He combined his love of astronomy with learning computer programing and was fascinated by the ability to write computer programs to model biological systems, fluid dynamics, and astrophysics. By comparing the outcomes of his simulations, he could check to see if his intuition was correct or if he got the physics right, which was invaluable in training his logical thinking skills. “As a high school student, I spent many months trying to understand why my simulations of rotating galaxies would not maintain spiral arm structures or why my models of stars weren’t stable,” he said. Struggling with such questions made him want to understand the underlying phenomena.

Rott studied physics as an undergraduate at the Universität Hannover and went on to receive a Ph.D. from Purdue University in 2004. “Becoming a physicist has at times been a challenge, but it has broadened my horizons so much, and I’m extremely happy I decided to pursue a career in science,” he said.

High-Energy Neutrinos
His research is on understanding the origins of high energy neutrinos, which are tiny, subatomic particles similar to electrons, but with no electrical charge and a very tiny mass. Neutrinos are abundant in the universe but difficult to detect because they rarely interact with matter. These particles originate from distant regions of the universe and can arrive on the Earth more or less unhindered, providing scientists with information about distant galaxies. High-energy neutrinos are associated with extreme cosmic events, such as exploding stars, gamma ray bursts, outflows from supermassive black holes, and neutron stars, and studying them is regarded as a key to identifying and understanding cosmic phenomena.

“One of my main research focuses is to look for signatures of dark matter with high-energy neutrinos. By studying them, we can explore energy scales far beyond the reach of particle accelerators on Earth,” he said.

While most of his work is considered pure research and doesn’t have immediate applications, Rott did figure out a new way to use neutrino oscillations to study the Earth’s interior composition. He spent several months at the Earthquake Research Institute at the University of Tokyo to collaborate with researchers on the topic, and he hopes this new method can help scientists better understand and predict earthquakes.

IceCube Neutrino Telescope
Rott has been a member of the IceCube Neutrino Telescope since the start of the construction of the detector in 2005. IceCube is the world’s largest neutrino detector designed to observe the cosmos from deep within the South Pole ice. The telescope uses an array of more than 5,000 optical sensor modules to detect Cherenkov light, which occurs when neutrinos interact in the ultra-pure Antarctic ice. When a neutrino interaction occurs, a faint light flash is produced, allowing them to be detected.

The IceCube Neutrino Observatory at NSF's Amundsen-Scott South Pole Station Credit: Mike Lucibella, Antarctic Sun

Approximately 300 physicists from 53 institutions in 12 countries are part of the IceCube Collaboration, which tries to solve some of the most fundamental questions of our time, such as the origin of cosmic rays, nature of dark matter, and the properties of neutrinos. The science spectrum covered by the IceCube Neutrino Observatory is very broad, ranging from cosmic ray physics, particle physics, and geophysics to astroparticle physics.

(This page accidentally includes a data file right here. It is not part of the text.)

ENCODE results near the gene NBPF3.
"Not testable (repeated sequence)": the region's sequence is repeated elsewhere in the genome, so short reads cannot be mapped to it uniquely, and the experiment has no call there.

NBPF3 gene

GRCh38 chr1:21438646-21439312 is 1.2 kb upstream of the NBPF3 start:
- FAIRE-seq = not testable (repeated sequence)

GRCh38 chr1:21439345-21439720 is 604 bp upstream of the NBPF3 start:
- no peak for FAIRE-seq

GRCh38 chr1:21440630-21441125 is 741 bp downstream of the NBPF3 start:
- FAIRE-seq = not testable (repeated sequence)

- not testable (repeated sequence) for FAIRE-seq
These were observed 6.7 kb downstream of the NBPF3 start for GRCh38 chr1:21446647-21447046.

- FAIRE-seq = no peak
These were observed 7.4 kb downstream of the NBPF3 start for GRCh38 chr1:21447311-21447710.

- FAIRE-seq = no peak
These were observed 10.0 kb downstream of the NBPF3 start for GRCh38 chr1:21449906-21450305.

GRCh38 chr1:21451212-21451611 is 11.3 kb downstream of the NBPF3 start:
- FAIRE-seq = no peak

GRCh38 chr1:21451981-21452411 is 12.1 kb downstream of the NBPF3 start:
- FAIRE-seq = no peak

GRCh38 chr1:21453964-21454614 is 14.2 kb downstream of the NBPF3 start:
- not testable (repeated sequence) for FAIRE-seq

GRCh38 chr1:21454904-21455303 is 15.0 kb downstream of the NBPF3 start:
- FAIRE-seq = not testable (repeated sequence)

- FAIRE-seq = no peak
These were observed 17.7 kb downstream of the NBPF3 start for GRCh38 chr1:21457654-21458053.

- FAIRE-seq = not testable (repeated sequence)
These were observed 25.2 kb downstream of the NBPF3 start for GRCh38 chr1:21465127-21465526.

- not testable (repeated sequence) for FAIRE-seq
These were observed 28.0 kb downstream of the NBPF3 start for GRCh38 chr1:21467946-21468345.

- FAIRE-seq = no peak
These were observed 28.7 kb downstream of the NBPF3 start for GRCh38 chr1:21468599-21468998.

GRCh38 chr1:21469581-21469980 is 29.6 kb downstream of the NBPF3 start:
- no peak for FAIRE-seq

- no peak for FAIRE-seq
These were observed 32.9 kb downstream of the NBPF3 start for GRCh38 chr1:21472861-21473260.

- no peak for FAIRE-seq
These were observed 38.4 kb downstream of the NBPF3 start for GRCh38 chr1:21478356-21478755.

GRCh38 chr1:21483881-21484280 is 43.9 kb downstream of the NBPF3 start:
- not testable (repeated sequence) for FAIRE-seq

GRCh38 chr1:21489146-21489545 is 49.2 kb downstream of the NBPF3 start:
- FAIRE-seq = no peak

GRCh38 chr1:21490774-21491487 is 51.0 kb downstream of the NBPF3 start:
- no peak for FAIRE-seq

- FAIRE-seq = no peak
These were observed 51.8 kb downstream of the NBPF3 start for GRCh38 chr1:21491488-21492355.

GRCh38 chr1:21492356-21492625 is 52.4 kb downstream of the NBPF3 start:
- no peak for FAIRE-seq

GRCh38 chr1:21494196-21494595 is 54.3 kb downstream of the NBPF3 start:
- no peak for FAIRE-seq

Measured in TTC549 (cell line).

The team of scientists has already achieved some amazing scientific breakthroughs with this telescope. For example, they discovered a diffuse astrophysical neutrino flux in 2014 and recently achieved the first step in identifying the sources of astrophysical neutrinos associated with a highly luminous blazar, which was discovered in 2018. A blazar is an active galaxy that contains a supermassive black hole at its center, with an outflow jet pointed in the direction of the Earth. Over the next years, the team looks forward to making more discoveries by observing the universe in fundamentally new ways.

Life in Korea
Before joining the U, Rott was invited to Korea to begin a tenure-track faculty position at Sungkyunkwan University (SKKU). He took the opportunity to build an astroparticle physics program at one of the major research hubs in Asia. “I was excited to be part of a university that had the vision and determination to become a world-leading university, and I was able to build one of the largest astroparticle physics efforts in Asia, while accomplishing many of my research objectives,” he said.

He enjoys Korean culture and life in Korea, which is very practical and straightforward. “In Korea, people like to get things done fast,” he said. “It’s great to get rapid feedback, for example, on a proposal. You know quickly if your proposal is funded or not.” Being based in Korea has allowed him to collaborate more closely on other projects, including the COSINE-100 dark matter experiment in Korea and the JSNS2 sterile neutrino search and Hyper-Kamiokande neutrino program in Japan. He plans to spearhead initiatives to establish stronger ties between the University of Utah and leading universities in Asia and Korea.

Future Research
Currently, the IceCube team is in the middle of preparing an upgrade to the IceCube Neutrino Telescope. This new telescope will be installed within two years in Antarctica. For the IceCube upgrade, Professor Rott’s team has designed a more accurate camera-based calibration system for the Antarctic ice. Improved calibration will be applied to data collected over the past decade, improving the angular and spatial resolution of detected astrophysical neutrino events.

“The origin of high-energy neutrinos and any new phenomena associated with their production remains one of the biggest challenges of our time,” Rott said. “I’m extremely excited about correlating observations of high-energy neutrinos with other cosmic messengers. To establish any correlation, it’s essential that we can accurately point back to where neutrinos originated on the sky.”

Rott further explains, “We hope that the IceCube upgrade will be just the first step towards a much larger facility for multi-messenger science at the South Pole that combines optical and radio neutrino detection with a cosmic ray air shower array.”

 

by Michele Swaner - Physics & Astronomy News